Tuesday, November 6, 2012

Right of way?

OK, between an airplane and an SUV, who has the right of way?

WFAA posted video of a single engine Cessna landing at Aero Valley Northwest Regional Airport Saturday.  The new pilot's wife was recording his first solo landing.

All was going well until an SUV crossing the flight path at the north end of the runway failed to stop and yield to the oncoming aircraft.

As the video shows, the aircraft's right main landing gear was clipped off on the SUV's roof.  Ouch!

Now, if you're not familiar with this airport, and only saw this video, you might wonder why a road runs right next to the end of the runway - and the simple answer is - to get to the other side.  The road in question is not a thoroughfare - it accesses only other airplane related addresses (hangars/homes/businesses) that are related to the airport.  It is the way in and out from the east section of the airport (that is, unless you drive across the middle of the runway), so no one driving over there can claim that they were going from point 'A' to 'B' and didn't know there was an airport there.

As it happens, the SUV driver has apparently admitted he's made that crossing several times before to eat at an airport café, so clearly he's aware of the runway. It was daylight and the weather was clear.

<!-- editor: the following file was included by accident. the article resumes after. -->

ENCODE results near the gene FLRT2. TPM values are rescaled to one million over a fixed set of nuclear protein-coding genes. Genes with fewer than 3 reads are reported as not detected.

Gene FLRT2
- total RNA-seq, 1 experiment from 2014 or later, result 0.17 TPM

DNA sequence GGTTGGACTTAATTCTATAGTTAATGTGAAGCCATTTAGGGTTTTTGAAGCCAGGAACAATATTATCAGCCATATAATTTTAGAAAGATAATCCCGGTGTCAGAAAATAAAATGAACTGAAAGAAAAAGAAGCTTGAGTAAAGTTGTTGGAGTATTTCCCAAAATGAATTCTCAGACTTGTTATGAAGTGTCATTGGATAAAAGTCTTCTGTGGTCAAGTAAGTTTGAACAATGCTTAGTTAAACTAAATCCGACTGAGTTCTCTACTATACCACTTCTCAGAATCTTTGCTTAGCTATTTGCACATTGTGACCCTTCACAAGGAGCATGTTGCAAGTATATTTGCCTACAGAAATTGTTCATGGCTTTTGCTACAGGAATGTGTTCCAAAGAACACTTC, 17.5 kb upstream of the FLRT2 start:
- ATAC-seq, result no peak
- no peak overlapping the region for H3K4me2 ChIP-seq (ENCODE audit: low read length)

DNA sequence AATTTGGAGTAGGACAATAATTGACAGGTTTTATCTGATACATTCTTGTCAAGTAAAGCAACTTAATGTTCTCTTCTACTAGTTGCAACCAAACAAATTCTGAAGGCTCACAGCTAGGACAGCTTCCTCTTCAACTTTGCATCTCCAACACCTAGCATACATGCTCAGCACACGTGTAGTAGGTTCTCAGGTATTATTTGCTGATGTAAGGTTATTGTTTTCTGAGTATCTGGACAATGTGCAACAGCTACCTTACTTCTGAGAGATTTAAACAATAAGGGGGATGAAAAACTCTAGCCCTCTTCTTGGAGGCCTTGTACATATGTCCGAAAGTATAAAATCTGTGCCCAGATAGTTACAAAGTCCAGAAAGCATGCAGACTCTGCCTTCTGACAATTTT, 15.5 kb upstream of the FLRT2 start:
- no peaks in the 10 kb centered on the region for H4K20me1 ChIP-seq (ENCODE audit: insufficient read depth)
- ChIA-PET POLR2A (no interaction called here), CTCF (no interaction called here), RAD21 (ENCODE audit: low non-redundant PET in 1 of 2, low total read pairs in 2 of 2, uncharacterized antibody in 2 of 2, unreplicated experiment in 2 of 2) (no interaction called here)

The report mentions there's no stop sign, other than painted on the roadway, at the edges of the crossing.  That's because things that stick up out of the ground next to runways are frowned upon, especially so by pilots of low-wing aircraft.  However, if memory serves, the airport entrance monument sign, just before the crossing, does alert automobile drivers to be alert for landing and departing aircraft.

I've made that same crossing dozens of times by car, and have [as co-pilot] landed or taken off there a few times as well, and have had occasion to drive on runway/taxiways at other facilities.  The point is, at such places it's imperative to carefully scan the area, both on the ground or in the air, for moving aircraft, and that apparently didn't happen here.

Thankfully, no one was killed or seriously injured.

1 comment:

RPM said...

According to the report, it is a private road that is not on airport property. If that's the case somebody screwed up badly by not putting more precautions in place.

It reminds me of the airport in Placencia, Belize. The road is inches away from the end of the runway. But they installed speed bumps, flashing lights and a gate system to stop traffic during flight ops. That's in a 3rd World country fer cryin out loud.